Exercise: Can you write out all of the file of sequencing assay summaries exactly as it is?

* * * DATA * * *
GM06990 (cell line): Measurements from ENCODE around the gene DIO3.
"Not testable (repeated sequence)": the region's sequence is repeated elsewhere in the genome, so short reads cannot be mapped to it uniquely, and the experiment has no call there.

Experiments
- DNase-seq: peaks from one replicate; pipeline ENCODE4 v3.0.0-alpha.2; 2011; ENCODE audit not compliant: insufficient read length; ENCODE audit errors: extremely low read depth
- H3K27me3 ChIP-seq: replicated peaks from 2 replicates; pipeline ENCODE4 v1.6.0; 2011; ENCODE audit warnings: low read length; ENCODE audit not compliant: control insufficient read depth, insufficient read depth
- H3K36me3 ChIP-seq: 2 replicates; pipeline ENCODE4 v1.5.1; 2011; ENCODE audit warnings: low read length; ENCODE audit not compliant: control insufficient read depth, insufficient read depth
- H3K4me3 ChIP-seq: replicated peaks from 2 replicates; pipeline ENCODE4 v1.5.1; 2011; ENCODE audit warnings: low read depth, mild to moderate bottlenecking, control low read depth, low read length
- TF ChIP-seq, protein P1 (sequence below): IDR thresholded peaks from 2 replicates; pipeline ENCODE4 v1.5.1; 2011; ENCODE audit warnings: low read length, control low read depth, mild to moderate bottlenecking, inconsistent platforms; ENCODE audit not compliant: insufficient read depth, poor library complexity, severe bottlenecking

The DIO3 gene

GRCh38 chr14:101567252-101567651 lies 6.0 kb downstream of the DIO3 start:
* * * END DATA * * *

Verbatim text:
GM06990 (cell line): Measurements from ENCODE around the gene DIO3.
"Not testable (repeated sequence)": the region's sequence is repeated elsewhere in the genome, so short reads cannot be mapped to it uniquely, and the experiment has no call there.

Experiments
- DNase-seq: peaks from one replicate; pipeline ENCODE4 v3.0.0-alpha.2; 2011; ENCODE audit not compliant: insufficient read length; ENCODE audit errors: extremely low read depth
- H3K27me3 ChIP-seq: replicated peaks from 2 replicates; pipeline ENCODE4 v1.6.0; 2011; ENCODE audit warnings: low read length; ENCODE audit not compliant: control insufficient read depth, insufficient read depth
- H3K36me3 ChIP-seq: 2 replicates; pipeline ENCODE4 v1.5.1; 2011; ENCODE audit warnings: low read length; ENCODE audit not compliant: control insufficient read depth, insufficient read depth
- H3K4me3 ChIP-seq: replicated peaks from 2 replicates; pipeline ENCODE4 v1.5.1; 2011; ENCODE audit warnings: low read depth, mild to moderate bottlenecking, control low read depth, low read length
- TF ChIP-seq, protein P1 (sequence below): IDR thresholded peaks from 2 replicates; pipeline ENCODE4 v1.5.1; 2011; ENCODE audit warnings: low read length, control low read depth, mild to moderate bottlenecking, inconsistent platforms; ENCODE audit not compliant: insufficient read depth, poor library complexity, severe bottlenecking

The DIO3 gene

GRCh38 chr14:101567252-101567651 lies 6.0 kb downstream of the DIO3 start: